Some 8,000 Irish students travel to the US every year
Irish students in Berkeley have reported serious delays in finding accommodation in the city, just a year on from the balcony tragedy which killed six people.
All this week, The Pat Kenny Show will be reporting live from California ahead of the first anniversary of the tragedy.
Some 8,000 Irish students usually travel to the US every year, and California is a big magnet, with San Diego and San Francisco in particular proving to be massive draws.
Thousands of Irish students have been arriving to locations all over the state, and will be arriving for next the couple of weeks.
When students arrive, however, they are confronted with a real scramble for accommodation.
I met up with three Irish students - Paraic, Emma and Conor - who are among the first to arrive in the Bay Area, and spoke to them about their search for somewhere to rent.
Paraic said he and friends were set to take an apartment in the Library Gardens block - the scene of last year's balcony collapse - but were denied on the basis that they were Irish.
"We got three places sorted. The three all fell through. The main reason for that is because we're Irish," he claims.
"We had an apartment secured in Library Gardens, where the students were staying last year. Had everything sorted. Deposit ready to go. And then he said 'Oh, sorry, are you actually Irish?'. And we said: 'Yes, we’re Irish. We're just over for three months, working hard'. Straight away there was an excuse".
Another student, Emma Kelly, said she was asked to stay away from balconies when she signed her lease for her accommodation, and also said it has become very difficult for Irish students to find places because of local fears of anti-social behaviour.
"I went up to one lady and asked her would she sub-let her house for seven students, and she asked me was I Irish. She said no way would she hire her house out to the Irish again over what happened last year".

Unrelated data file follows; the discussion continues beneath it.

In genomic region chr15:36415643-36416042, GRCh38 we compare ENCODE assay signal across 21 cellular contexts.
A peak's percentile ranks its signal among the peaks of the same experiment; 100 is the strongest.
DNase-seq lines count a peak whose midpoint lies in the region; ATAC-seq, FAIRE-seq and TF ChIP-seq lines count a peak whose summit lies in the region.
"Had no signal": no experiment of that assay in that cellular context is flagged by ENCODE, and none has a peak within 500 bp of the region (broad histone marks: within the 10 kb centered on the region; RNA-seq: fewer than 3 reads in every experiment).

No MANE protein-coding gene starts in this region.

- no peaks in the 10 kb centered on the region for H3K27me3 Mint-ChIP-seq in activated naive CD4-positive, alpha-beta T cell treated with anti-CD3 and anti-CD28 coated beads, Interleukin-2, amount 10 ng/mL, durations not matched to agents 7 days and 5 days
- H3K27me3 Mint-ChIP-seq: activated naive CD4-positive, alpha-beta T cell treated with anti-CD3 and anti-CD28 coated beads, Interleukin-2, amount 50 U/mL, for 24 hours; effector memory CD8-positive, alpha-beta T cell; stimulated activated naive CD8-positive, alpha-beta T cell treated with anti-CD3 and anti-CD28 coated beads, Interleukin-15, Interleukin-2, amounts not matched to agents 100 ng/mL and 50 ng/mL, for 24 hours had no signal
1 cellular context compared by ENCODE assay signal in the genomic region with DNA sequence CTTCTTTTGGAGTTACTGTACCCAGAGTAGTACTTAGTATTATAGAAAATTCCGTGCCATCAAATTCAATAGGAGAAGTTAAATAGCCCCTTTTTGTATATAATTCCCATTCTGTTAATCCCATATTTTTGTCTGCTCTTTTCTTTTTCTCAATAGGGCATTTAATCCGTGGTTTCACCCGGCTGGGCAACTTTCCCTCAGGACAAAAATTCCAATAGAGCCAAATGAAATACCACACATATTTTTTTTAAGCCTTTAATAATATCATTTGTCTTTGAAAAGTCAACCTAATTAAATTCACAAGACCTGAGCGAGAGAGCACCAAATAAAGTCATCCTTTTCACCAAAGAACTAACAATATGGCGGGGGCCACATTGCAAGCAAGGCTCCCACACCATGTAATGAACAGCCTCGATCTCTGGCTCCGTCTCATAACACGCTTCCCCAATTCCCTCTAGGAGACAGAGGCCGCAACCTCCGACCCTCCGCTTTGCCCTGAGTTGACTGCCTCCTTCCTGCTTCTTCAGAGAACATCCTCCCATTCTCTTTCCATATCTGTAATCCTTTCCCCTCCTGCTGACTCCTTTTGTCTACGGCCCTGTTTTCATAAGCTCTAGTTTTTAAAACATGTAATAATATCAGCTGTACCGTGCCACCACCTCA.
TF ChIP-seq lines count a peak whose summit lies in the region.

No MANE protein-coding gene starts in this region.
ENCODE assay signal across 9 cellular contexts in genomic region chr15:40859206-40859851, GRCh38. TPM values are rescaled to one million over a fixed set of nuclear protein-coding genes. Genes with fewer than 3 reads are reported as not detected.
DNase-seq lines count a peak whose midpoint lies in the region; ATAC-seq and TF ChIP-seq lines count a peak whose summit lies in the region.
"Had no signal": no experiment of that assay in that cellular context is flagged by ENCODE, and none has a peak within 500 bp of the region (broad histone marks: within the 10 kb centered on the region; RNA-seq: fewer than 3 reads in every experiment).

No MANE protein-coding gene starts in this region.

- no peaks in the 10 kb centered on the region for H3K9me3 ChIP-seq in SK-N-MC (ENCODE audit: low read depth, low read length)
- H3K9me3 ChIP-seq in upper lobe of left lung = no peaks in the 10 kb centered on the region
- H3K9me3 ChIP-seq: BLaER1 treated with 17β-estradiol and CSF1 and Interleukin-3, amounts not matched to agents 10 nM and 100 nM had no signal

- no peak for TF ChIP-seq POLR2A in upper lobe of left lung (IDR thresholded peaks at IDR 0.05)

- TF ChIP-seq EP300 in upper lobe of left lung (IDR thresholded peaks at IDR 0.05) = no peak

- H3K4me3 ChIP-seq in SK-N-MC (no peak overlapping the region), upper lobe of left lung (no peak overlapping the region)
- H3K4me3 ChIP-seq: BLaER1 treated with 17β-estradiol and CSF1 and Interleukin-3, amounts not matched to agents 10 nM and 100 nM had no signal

"Basically they wrecked their house [...] it’s a massive problem this year with accommodation."
Emma has just found a place for herself and her friends, but has been staying in hostels in recent weeks.
"It's been an absolute struggle. We had two lads, they were on the street, and they put up a status on Facebook saying 'Has anyone housing for two people in the Berkeley area?'. So, we just got on to them and we said 'Yeah' and they came to our Travelodge and handed over €1,100 and they are living with us now".
"They didn't care if they trusted us or not, they were just like 'Yeah, we just need to be housed. Please'".
Students are now living up to eight to a room, and while that is not something which has changed completely from previous years, talking to people around town it is clear there is a huge rush for spots.
There is a Facebook group, which is used by the J1 students and and other Irish travelling on holiday visa looking for accommodation in the area, which is flooded with requests on a daily basis.
However, when there is such a surge of people looking for places to live, there are some people, inevitably, who will look to take advantage.
The working situation has also changed this year. There are new regulations whereby if students are planning to head out to the the United States for the summer, there is a requirement on them to have a job lined up, or face not being allowed in.
Conor and Paraic have a fairly unique working arrangement, stating that they can earn between $650 to $1,000 a week: "It depends on how much you want really, it's up to yourself. There's a lot of opportunity over here".
"The money is good, I can see how people don't go home. If you want work, you'll find it out here. Every bar you walk past, you see a 'now hiring' sign, everywhere."
"That's what they're worrying about when you're going through immigration. When [the officer] stamped my visa, he said 'the stamp says 16th of August, make sure you're gone by then'."
Hear the full report below: